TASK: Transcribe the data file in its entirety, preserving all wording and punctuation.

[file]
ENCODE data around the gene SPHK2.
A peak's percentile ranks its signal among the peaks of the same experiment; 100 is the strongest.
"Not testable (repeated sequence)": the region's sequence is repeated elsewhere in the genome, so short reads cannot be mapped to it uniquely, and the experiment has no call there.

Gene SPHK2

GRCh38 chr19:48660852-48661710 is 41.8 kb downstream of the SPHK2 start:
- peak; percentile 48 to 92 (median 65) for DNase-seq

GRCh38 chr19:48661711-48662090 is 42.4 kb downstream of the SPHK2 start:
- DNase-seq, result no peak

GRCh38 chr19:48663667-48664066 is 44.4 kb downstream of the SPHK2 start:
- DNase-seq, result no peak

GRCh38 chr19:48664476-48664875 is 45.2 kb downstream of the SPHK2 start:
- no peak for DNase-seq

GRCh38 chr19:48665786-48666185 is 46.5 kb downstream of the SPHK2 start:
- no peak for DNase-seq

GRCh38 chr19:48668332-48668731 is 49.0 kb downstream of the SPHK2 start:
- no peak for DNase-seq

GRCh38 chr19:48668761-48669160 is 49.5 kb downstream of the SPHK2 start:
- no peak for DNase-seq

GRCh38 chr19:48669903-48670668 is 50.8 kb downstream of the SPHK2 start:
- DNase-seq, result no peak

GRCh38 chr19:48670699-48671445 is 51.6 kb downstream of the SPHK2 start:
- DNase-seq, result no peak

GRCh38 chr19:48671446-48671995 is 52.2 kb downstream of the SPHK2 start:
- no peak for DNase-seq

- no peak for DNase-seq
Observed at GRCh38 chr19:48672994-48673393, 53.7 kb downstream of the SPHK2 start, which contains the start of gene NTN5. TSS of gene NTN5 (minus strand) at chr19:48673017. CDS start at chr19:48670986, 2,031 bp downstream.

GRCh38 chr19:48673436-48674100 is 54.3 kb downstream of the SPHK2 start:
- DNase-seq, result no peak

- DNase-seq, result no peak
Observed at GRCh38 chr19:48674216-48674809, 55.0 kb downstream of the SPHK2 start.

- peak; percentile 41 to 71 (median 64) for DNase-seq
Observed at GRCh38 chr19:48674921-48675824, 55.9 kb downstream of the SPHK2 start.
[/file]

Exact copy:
ENCODE data around the gene SPHK2.
A peak's percentile ranks its signal among the peaks of the same experiment; 100 is the strongest.
"Not testable (repeated sequence)": the region's sequence is repeated elsewhere in the genome, so short reads cannot be mapped to it uniquely, and the experiment has no call there.

Gene SPHK2

GRCh38 chr19:48660852-48661710 is 41.8 kb downstream of the SPHK2 start:
- peak; percentile 48 to 92 (median 65) for DNase-seq

GRCh38 chr19:48661711-48662090 is 42.4 kb downstream of the SPHK2 start:
- DNase-seq, result no peak

GRCh38 chr19:48663667-48664066 is 44.4 kb downstream of the SPHK2 start:
- DNase-seq, result no peak

GRCh38 chr19:48664476-48664875 is 45.2 kb downstream of the SPHK2 start:
- no peak for DNase-seq

GRCh38 chr19:48665786-48666185 is 46.5 kb downstream of the SPHK2 start:
- no peak for DNase-seq

GRCh38 chr19:48668332-48668731 is 49.0 kb downstream of the SPHK2 start:
- no peak for DNase-seq

GRCh38 chr19:48668761-48669160 is 49.5 kb downstream of the SPHK2 start:
- no peak for DNase-seq

GRCh38 chr19:48669903-48670668 is 50.8 kb downstream of the SPHK2 start:
- DNase-seq, result no peak

GRCh38 chr19:48670699-48671445 is 51.6 kb downstream of the SPHK2 start:
- DNase-seq, result no peak

GRCh38 chr19:48671446-48671995 is 52.2 kb downstream of the SPHK2 start:
- no peak for DNase-seq

- no peak for DNase-seq
Observed at GRCh38 chr19:48672994-48673393, 53.7 kb downstream of the SPHK2 start, which contains the start of gene NTN5. TSS of gene NTN5 (minus strand) at chr19:48673017. CDS start at chr19:48670986, 2,031 bp downstream.

GRCh38 chr19:48673436-48674100 is 54.3 kb downstream of the SPHK2 start:
- DNase-seq, result no peak

- DNase-seq, result no peak
Observed at GRCh38 chr19:48674216-48674809, 55.0 kb downstream of the SPHK2 start.

- peak; percentile 41 to 71 (median 64) for DNase-seq
Observed at GRCh38 chr19:48674921-48675824, 55.9 kb downstream of the SPHK2 start.